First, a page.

If we can assess the prior odds of a child being abused, where the odds are defined as:then we can take into account the bruising to calculate the posterior odds. These are given by:where the likelihood ratio is derived from the ratio of the two fitted gamma probability distributions referred to earlier. This is calculated as the ratio of the ordinates of the two curves in fig 1: that for abused divided by that for the controls; typical values are shown in table 3. To illustrate, suppose that in our clinical situation children referred from the child protection procedures have a prior probability of 0.4—this was actually that observed in a retrospective examination of records of children referred under the child protection procedures from social services. The prior odds are then 0.4:0.6 or 2:3. Consider a child with a score of 40. The likelihood ratio for this score is 8, from table 3, and so the posterior odds are 5.33. This corresponds to a posterior probability of 0.84. If a child presented through an accident and emergency department, the prior probability might be much lower, say 0.01. Then the posterior probability is 0.075, a much lower value, reflecting the fact that abused children are unlikely to present by such a route. Table 4 shows the posterior probabilities for a variety of scores for four different prior probabilities, whose range is likely to cover most clinical situations.
The data collection system recorded whether bruises had specific shapes. Fewer than 2% of those classified as non-abused had a bruise with an identifiable shape. Of the abused children, 57% had at least one with an identifiable shape. A new scoring system was developed using an extra variable, defined to be 0 if there were no bruises with a shape and 1 if there were some with a recognisable shape. Logistic regression was used as before and the new score was defined to be:Including this extra variable increased the specificity, for a given sensitivity, by between 2% and 3%, and this is obviously of value. It does presuppose, however, that different observers will record such information in the same way. It is certainly possible that this information is more prone to subjective assessment than simply measuring the maximum dimension and for that reason we have concentrated on the simpler score here.
It is even easier to record the number of bruises rather than measure their lengths. An exercise similar to the above was carried out using simply the numbers of bruises in the five regions, deriving a different score. Choosing the threshold for this score to give approximately the same sensitivities as shown in table 3 led to specificities about 10% lower; thus there is added value from using the lengths.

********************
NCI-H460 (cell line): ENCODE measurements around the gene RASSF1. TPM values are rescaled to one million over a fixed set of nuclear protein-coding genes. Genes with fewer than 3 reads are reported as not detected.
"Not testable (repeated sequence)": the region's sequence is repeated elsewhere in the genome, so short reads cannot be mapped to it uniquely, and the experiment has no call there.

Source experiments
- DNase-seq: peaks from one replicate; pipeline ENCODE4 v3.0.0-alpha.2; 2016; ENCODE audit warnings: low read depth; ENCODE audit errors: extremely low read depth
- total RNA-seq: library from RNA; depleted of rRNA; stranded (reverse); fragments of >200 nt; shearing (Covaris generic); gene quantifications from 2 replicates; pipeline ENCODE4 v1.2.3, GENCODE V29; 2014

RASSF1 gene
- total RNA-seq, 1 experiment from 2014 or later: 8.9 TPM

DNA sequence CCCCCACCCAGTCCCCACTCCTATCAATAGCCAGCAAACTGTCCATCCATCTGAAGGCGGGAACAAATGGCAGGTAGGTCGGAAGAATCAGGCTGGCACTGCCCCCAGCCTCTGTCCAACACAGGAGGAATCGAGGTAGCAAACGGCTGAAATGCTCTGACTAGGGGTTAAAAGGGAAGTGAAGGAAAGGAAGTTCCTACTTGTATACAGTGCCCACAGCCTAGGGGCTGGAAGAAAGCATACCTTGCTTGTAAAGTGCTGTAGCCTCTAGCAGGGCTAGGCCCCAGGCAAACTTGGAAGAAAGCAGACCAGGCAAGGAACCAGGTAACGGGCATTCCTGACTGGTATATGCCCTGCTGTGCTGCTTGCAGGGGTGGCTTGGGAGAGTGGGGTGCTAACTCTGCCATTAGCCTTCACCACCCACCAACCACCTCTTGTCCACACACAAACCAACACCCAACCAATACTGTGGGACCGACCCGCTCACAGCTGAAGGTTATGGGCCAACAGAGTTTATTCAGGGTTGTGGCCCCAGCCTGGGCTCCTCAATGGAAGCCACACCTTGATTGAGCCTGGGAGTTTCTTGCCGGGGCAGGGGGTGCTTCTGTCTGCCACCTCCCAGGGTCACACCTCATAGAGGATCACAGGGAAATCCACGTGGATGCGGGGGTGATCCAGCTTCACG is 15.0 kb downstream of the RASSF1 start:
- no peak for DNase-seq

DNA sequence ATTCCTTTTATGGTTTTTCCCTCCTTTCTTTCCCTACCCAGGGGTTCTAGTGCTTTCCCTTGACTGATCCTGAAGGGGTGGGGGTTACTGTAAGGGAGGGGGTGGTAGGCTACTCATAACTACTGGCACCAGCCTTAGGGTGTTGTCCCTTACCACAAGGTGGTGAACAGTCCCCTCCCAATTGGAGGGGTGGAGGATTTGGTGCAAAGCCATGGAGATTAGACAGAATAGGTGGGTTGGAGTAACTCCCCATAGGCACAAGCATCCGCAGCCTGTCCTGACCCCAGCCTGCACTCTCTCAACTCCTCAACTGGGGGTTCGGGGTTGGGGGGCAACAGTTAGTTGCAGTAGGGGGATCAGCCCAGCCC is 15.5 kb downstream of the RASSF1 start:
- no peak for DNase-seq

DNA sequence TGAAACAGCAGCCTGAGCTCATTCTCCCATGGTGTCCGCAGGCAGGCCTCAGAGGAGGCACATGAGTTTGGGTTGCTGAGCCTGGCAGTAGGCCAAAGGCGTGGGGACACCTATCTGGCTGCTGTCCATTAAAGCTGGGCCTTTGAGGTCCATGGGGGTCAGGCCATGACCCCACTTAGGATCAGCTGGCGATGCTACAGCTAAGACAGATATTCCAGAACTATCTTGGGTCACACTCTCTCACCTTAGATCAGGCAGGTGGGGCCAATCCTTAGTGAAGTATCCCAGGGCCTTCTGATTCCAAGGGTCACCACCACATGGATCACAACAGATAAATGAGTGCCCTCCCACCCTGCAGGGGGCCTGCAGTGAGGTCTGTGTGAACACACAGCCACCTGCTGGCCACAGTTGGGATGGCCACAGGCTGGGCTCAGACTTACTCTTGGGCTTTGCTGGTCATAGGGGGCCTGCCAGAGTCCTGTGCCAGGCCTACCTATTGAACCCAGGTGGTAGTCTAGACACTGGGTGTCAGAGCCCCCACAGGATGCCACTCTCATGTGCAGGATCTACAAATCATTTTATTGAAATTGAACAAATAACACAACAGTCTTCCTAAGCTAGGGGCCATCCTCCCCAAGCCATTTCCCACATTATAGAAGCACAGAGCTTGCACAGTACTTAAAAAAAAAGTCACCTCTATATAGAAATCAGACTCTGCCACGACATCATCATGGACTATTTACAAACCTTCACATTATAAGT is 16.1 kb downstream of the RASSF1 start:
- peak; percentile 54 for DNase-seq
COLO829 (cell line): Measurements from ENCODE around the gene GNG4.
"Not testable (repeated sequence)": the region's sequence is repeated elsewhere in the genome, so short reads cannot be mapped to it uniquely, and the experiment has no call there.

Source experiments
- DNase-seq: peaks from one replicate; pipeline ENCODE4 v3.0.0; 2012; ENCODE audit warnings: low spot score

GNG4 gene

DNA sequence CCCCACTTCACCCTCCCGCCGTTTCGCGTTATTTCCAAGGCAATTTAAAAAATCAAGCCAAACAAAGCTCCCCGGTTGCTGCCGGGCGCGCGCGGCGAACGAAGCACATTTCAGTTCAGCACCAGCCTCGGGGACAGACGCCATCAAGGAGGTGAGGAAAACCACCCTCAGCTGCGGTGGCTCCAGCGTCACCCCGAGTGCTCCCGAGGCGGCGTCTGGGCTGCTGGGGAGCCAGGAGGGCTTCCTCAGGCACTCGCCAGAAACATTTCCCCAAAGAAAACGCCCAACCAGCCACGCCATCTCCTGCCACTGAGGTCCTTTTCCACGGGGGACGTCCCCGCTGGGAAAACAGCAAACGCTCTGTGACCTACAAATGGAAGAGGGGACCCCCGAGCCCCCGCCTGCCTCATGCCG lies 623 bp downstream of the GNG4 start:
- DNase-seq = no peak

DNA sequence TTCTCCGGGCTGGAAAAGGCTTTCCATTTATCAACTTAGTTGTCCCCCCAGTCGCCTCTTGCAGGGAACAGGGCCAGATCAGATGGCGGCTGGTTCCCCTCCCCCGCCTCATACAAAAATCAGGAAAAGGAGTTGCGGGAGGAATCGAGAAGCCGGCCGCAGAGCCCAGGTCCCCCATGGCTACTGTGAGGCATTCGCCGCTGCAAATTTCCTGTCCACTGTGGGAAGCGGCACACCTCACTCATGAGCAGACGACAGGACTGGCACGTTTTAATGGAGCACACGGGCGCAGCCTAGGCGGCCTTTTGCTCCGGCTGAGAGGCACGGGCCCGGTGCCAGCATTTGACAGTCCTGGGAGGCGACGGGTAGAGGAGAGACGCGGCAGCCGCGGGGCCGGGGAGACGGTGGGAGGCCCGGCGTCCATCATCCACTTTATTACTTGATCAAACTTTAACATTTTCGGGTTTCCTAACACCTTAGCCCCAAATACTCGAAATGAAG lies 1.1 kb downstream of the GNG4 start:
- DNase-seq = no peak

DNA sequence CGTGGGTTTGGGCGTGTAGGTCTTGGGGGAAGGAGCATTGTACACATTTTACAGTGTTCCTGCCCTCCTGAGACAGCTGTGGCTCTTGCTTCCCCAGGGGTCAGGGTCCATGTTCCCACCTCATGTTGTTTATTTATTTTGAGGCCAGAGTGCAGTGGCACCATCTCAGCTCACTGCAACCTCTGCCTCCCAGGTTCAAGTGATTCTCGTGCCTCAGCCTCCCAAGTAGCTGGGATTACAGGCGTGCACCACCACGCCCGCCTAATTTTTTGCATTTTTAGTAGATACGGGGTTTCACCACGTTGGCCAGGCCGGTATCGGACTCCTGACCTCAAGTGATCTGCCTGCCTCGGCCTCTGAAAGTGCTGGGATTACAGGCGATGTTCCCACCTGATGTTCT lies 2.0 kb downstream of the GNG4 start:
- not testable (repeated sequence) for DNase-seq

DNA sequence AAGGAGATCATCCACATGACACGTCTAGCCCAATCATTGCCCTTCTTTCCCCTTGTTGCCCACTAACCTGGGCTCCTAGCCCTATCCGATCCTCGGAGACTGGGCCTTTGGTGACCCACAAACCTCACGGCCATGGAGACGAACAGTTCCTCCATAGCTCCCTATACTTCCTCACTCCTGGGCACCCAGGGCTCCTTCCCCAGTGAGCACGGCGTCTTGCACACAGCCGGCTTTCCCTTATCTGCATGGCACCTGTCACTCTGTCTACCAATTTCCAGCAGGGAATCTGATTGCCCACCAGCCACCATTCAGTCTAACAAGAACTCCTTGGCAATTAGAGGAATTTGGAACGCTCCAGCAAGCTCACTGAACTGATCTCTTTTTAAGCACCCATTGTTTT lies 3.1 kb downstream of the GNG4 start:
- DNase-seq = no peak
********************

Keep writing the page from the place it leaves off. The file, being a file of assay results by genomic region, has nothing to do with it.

Structuring studies on bruise patterns in children is difficult. In particular, there are problems with collecting information on controls. We had planned to obtain this information from children who present to the accident department, assuming that this would be part of the routine examination of the children. However, in practice a detailed examination is very difficult without unnecessarily undressing the child. We believe our method of examining outpatient children with consent who are visiting the same children's centre as the abused children is the best achievable.
We chose to record the maximum dimension of bruises, together with their site and shape. We believed that measuring the area of a bruise would prove practically difficult and might involve considerable error. Our method proved easy to use and produced results which give an important description of the extent of bruising in abused children.
The extent of bruising appears to be a good discriminator between children who were abused and those who were not. Bruising in a region such as the head and neck is a better discriminator than that on the limbs, as it is seldom present in non-abused children; we noted a greater extent of bruising to the left ear and left side of the face, possibly reflecting that the majority of adults are right handed. It appears to be most effective, however, to combine the results from different regions. Because of the lack of independence of different regions, this is more easily effected by a scoring system than by developing multivariate probability models for the joint distributions in abused and non-abused children.
We have shown that such a score can be developed by logistic regression analysis, using the lengths of bruising in the various regions and that it can help to differentiate between abused and non-abused children. A clinician would, before performing a clinical examination, estimate the prior probability of abuse in the clinical situation where the child is examined. A bruising score would be calculated and then a table, such as table 3, would be consulted to estimate the posterior odds of abuse. As this table shows, the prior probability can have a considerable impact on the posterior odds and its specification is obviously important; Healy,9 and Spiegelhalter and colleagues10 are among many authors who have discussed this. Here it would be based on past experience of children referred by different routes and of the case history. The values in this table were chosen to represent the range, which might be plausible in a variety of clinical situations, and were not meant to be definitive in any sense, but they illustrate interesting points. For example, from table 4 we can see that it is unlikely that a child with a score of 20 had been abused, whatever the prior probability, while unless the prior probability is very low a score of 100 is highly likely to indicate abuse.
We have tested the use of the score in distinguishing between abused and non-abused children using the study sample on which the scoring system was derived. This procedure has some bias and will tend to give over optimistic results. We are gathering more data on appropriate children and will test it on those once available. This should give a more realistic measure of its effectiveness in practice and also give information about the robustness of the scoring system.
Use of such a scoring system must clearly be cautious. In particular, in calculating the posterior probability of abuse, the value taken for the prior probability is very important and it is essential that due thought be given to this. We do not see this score as replacing the complex qualitative analysis of the diagnosis of abuse that clearly includes history as well as examination, but feel it will be a useful aid to the clinician. However, we do see it as the beginning of the development of an important aid in this process. Indeed, it could be added to such a qualitative analysis.
We thank the Wellcome Trust for the initial funding of this project. We also thank the NSPCC for supporting our work on the preparation of this paper.